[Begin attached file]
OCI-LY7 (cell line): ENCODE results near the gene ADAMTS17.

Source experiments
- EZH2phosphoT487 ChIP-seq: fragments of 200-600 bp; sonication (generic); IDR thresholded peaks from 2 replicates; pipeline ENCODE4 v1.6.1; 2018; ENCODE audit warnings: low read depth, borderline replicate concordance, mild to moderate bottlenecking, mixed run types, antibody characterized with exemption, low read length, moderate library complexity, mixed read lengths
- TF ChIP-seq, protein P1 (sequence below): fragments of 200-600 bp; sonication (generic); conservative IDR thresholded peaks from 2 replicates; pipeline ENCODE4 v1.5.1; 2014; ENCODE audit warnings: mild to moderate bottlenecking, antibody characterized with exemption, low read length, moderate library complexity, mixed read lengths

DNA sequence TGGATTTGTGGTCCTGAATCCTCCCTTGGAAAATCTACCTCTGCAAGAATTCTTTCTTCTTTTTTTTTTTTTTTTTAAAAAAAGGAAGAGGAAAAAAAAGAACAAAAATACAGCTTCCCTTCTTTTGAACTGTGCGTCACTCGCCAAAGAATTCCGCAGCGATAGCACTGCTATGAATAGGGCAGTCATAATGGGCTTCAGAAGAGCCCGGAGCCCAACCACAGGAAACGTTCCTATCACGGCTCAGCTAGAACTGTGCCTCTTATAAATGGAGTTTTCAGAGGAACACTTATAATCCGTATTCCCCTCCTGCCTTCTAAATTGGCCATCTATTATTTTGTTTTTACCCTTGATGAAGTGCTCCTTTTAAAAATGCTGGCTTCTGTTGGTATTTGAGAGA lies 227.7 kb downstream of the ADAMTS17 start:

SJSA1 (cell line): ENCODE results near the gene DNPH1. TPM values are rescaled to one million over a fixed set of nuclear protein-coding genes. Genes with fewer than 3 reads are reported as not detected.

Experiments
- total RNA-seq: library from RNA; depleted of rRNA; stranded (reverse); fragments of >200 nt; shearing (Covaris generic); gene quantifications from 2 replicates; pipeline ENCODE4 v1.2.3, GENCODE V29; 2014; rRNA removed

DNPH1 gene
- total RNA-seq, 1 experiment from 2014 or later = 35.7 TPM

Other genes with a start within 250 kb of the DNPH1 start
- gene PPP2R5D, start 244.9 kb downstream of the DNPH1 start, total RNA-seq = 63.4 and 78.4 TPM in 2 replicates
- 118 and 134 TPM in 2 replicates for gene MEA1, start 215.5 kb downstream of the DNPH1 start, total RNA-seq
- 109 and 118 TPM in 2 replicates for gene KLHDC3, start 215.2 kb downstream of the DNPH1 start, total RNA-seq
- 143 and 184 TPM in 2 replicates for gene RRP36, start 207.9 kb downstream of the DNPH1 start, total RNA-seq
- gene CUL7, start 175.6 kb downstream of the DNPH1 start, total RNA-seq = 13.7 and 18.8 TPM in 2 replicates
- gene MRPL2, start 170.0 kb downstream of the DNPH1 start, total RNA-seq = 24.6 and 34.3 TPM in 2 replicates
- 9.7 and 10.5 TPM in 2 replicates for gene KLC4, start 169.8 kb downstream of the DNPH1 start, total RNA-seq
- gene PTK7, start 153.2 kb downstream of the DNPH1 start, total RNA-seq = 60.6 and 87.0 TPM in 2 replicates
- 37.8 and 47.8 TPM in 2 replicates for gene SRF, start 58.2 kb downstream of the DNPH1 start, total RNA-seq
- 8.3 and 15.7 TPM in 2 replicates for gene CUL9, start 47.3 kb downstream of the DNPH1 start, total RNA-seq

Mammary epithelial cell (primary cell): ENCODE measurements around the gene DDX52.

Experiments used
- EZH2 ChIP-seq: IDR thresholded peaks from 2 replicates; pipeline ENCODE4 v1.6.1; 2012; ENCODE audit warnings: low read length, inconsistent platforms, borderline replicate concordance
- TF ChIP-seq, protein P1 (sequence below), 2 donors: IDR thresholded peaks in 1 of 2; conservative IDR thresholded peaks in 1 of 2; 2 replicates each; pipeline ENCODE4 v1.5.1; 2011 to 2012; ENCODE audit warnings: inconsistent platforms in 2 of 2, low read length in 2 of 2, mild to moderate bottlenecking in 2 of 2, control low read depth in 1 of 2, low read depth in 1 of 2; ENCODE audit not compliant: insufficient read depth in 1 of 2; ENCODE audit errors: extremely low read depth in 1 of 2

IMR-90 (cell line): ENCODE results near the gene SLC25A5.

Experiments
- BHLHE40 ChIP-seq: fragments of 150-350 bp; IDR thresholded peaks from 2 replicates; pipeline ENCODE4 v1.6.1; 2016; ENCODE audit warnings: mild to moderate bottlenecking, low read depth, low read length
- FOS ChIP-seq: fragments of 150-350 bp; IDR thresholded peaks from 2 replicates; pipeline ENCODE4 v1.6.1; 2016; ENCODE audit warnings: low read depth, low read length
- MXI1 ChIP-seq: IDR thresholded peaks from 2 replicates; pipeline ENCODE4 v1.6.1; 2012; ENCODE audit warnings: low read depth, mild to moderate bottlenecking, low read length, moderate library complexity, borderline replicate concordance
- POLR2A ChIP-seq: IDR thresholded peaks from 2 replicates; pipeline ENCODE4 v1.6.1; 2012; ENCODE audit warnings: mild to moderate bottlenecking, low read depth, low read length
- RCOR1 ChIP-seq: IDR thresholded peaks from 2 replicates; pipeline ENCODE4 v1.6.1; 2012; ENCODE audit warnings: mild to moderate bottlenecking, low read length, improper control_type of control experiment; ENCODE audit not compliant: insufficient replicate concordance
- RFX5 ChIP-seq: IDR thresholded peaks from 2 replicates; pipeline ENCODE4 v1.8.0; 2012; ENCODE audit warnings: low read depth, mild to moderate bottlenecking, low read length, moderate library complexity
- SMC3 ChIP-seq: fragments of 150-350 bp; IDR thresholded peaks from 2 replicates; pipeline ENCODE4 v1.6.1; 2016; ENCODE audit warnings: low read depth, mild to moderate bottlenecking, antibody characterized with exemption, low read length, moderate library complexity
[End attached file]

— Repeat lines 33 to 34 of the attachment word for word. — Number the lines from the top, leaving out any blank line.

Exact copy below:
- RFX5 ChIP-seq: IDR thresholded peaks from 2 replicates; pipeline ENCODE4 v1.8.0; 2012; ENCODE audit warnings: low read depth, mild to moderate bottlenecking, low read length, moderate library complexity
- SMC3 ChIP-seq: fragments of 150-350 bp; IDR thresholded peaks from 2 replicates; pipeline ENCODE4 v1.6.1; 2016; ENCODE audit warnings: low read depth, mild to moderate bottlenecking, antibody characterized with exemption, low read length, moderate library complexity